Christmas 1959 was also the year I got my silky black haired pony-tailed Barbie. She came in a strapless zebra- printed bathing suit, with sunglasses, and those tiny high-heeled shoes. She had two other outfits: a long sleek black gown, with gathered net, mermaid style, at the bottom, and a strapless gown with a red velvety bodice and satiny white skirt, belted in gold with a matching gold belt.
By Christmas 1960 I’d totally given up any lingering belief in Santa. Weeks before that Christmas Dad had started a new job, in Bluefield, West Virginia, and moved the family there, to a large rambling two story house on East Jefferson Street at the foot of Flat Top Mountain. Mom was very close to giving birth to her sixth child, Christine, born less than two weeks later. I recall a tabletop size tree that year, perched on a cloth-covered box.
Chicago was cold, and windy. I stayed with my Aunt Mary Anne and her family, got to accompany my cousins to school one day, and was introduced to one cousin’s portable record player and records. I recall accompanying my aunt and family to their parish church on Christmas Day, and the gorgeous bank of red poinsettias at the high altar. I recall Grandma and Grandpa Wolinski’s Christmas tree, in the front bay of their home on Monticello Avenue, at that time still a Polish neighborhood within easy walking distance of Saint Hyacinth’s, Grandma and Grandpa's parish.
Second row Bob, me, Dan.Toddler Jimmy must have been elsewhere when this photo was taken. Could that be him on the kitchen floor?
Christmas 1964, when I was in the seventh grade, was fun for us in a new way. The four oldest – me, Bob, Dan, Kathy - decided to set up a surprise Christmas tree for Mom and Dad in the closet of the downstairs bedroom the boys shared. In the fall of September 1963 we had moved into the house on Davis Ave that Mom and Dad had built, a move that occurred basically simultaneously with Susan’s birth. The area has since been fully developed, but for some years the land behind our house was steep and forested with little to middling sized trees. Bob cut a little pine, we made decorations for it, and placed our gifts underneath. After Midnight Mass that Christmas we had our big reveal. Years later Kathy wrote a piece about this tree that was printed in our local paper. The tradition of the “downstairs tree” lasted for most of the years Mom and Dad, and later just Mom, lived on Davis Ave, albeit morphing into a bigger tree, then an artificial tree, with lights and many ornaments, and moving to the family room after Mom and Dad added to the house in 1972.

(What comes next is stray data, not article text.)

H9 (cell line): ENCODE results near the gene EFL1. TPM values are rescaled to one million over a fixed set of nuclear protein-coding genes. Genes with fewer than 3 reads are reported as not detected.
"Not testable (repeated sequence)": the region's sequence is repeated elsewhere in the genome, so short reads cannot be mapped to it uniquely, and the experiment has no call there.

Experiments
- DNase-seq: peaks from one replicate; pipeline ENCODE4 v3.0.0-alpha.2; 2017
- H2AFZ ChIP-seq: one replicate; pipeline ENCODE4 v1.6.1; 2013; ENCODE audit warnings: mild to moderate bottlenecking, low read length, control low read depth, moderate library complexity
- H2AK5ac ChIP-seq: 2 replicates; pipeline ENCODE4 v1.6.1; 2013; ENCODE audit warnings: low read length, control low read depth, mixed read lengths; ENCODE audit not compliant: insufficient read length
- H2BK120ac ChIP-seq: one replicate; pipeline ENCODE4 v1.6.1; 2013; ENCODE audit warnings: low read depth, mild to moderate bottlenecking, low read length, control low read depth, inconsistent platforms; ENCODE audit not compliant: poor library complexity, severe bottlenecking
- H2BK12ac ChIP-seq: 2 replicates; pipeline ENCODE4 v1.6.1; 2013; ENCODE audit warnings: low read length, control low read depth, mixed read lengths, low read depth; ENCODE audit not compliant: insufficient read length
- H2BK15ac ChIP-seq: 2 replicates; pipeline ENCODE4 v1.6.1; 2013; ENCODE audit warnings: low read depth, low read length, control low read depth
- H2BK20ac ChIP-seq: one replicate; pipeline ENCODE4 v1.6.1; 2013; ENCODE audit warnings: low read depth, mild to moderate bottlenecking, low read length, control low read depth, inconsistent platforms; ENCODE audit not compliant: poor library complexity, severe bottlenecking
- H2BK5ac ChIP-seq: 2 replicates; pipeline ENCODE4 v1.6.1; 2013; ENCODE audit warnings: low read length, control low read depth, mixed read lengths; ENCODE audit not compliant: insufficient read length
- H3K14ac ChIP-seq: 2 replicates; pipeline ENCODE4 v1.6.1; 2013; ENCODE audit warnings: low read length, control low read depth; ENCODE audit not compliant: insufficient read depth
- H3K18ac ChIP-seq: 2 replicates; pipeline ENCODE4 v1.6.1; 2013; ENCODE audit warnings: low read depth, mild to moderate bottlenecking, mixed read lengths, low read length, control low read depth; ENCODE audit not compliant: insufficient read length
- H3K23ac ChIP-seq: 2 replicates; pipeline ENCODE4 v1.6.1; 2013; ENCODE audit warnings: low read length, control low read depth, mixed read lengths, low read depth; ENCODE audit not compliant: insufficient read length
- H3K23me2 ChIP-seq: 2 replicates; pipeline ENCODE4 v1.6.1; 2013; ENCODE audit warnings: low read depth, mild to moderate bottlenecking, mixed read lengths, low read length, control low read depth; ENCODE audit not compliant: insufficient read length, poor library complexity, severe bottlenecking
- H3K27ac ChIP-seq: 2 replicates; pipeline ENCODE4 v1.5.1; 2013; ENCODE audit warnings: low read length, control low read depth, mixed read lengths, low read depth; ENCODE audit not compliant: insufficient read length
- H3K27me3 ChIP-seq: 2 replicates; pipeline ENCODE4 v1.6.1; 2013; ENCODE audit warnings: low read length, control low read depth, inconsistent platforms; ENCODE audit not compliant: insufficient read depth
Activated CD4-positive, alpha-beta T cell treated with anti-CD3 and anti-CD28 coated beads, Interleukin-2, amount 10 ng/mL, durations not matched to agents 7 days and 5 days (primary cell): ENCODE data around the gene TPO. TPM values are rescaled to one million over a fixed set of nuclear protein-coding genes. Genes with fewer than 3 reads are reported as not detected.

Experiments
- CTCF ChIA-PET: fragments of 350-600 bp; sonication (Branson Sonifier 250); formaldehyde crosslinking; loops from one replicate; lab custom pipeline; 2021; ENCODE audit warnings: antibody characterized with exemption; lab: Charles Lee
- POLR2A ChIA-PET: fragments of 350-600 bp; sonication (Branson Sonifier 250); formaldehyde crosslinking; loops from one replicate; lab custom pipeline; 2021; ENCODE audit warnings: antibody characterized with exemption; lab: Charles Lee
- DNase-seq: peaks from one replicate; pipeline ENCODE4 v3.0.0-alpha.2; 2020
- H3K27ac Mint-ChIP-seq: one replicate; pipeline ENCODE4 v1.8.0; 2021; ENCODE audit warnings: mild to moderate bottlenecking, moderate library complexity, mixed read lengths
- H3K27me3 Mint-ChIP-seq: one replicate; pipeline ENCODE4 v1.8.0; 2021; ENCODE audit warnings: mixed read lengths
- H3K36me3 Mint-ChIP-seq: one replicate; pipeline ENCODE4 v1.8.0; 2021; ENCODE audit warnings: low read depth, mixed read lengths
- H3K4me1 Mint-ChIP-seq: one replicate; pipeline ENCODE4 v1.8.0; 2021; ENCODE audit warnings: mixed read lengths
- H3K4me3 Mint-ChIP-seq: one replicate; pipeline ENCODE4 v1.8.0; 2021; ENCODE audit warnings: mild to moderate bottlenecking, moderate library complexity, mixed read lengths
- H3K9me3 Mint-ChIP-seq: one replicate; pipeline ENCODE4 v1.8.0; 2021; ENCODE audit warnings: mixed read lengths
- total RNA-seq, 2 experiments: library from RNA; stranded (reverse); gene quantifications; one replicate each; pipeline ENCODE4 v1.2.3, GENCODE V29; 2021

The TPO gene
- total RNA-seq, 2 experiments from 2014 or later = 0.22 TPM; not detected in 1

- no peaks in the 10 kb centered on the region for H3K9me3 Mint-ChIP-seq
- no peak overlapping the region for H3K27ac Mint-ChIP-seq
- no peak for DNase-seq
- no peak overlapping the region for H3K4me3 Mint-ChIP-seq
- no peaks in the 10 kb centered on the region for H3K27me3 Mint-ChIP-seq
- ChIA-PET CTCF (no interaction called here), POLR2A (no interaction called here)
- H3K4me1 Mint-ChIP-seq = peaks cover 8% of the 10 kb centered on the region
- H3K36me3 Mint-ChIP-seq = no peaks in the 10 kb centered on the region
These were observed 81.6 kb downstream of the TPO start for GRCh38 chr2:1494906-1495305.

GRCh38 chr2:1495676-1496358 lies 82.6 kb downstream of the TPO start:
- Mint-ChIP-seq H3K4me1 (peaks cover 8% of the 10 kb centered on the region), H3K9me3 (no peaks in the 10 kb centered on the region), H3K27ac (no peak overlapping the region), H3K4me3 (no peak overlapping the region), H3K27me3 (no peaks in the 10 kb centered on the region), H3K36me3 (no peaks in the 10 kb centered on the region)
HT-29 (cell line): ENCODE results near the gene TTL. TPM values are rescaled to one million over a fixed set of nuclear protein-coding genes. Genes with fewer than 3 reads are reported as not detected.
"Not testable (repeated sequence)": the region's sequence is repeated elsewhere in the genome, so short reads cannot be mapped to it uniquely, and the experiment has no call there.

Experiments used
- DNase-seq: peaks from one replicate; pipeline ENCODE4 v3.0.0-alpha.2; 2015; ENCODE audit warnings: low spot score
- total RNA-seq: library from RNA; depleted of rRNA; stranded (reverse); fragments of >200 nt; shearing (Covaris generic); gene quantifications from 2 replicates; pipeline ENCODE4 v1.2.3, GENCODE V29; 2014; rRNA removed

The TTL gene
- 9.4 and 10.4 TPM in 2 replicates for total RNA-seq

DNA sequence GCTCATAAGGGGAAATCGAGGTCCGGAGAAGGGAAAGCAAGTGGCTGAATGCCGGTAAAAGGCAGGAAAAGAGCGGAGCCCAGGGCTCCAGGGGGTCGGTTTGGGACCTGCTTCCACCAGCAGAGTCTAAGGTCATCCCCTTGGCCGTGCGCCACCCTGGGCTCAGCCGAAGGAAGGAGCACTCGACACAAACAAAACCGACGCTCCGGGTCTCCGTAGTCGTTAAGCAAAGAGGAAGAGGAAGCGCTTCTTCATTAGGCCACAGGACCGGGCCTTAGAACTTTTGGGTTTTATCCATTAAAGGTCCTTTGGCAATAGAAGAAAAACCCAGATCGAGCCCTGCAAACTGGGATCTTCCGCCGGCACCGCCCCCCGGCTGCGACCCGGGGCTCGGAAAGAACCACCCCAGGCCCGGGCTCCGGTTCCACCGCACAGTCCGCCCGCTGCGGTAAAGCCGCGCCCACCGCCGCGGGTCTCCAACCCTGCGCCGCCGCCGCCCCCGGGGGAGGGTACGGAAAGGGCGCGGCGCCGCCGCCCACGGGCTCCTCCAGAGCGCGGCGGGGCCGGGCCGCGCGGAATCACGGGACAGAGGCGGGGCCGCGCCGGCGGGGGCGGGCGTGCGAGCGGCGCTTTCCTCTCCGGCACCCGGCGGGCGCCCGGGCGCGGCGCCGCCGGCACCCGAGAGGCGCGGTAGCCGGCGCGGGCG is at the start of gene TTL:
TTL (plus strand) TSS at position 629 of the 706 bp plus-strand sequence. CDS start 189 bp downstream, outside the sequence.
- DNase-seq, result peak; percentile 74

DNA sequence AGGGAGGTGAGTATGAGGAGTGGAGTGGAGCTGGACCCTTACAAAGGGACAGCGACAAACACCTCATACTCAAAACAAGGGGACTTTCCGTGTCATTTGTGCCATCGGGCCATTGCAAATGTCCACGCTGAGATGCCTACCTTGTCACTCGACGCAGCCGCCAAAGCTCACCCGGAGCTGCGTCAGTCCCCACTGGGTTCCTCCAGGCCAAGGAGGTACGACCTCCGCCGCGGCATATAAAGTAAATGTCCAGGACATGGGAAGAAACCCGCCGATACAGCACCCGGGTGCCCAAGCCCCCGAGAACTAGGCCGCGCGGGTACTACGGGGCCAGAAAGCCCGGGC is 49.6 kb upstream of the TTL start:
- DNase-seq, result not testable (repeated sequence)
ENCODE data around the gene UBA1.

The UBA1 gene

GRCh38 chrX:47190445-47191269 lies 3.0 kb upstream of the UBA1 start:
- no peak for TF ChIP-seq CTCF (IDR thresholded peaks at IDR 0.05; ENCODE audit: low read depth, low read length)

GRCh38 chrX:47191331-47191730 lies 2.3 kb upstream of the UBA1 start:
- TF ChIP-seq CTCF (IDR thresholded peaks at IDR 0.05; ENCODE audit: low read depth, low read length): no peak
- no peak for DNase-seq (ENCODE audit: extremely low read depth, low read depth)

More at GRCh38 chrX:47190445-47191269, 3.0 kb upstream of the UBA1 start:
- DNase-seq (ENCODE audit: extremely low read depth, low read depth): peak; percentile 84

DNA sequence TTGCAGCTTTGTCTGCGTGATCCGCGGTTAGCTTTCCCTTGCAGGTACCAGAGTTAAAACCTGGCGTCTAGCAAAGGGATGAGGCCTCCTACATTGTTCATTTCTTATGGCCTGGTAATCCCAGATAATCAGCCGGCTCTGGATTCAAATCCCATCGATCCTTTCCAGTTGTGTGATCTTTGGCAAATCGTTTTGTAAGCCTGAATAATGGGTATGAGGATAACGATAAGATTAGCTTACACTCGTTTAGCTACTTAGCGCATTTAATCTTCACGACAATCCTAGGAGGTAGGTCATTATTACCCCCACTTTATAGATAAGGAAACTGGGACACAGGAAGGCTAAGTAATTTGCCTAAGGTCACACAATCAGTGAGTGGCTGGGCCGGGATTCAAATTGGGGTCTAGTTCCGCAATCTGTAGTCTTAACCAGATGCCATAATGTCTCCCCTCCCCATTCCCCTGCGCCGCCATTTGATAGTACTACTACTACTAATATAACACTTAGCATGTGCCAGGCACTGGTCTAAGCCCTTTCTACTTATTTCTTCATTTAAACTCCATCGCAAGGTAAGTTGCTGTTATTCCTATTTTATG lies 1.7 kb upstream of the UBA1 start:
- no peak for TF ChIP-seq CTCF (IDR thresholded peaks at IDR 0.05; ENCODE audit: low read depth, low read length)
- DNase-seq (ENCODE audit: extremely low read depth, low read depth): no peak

What I recall about the Christmas of 1968 are some of the gifts I gave. That was the year I made an ivory colored peignoir set for Mom. For my sisters I made dolls, using Joan Walsh Anglund patterns. Kathy, Mary, Chris and Susan each got one of the Little Women. They had tiny shoes and stockings, underclothes, dresses, or pinafores or aprons. For Sharon I made an eskimo doll, with a printed parka, furry pants and little boots. Somehow all but one of these dolls came back to me when my own children were still young, and for many Christmases, on and off, I’ve displayed them in a basket under the tree.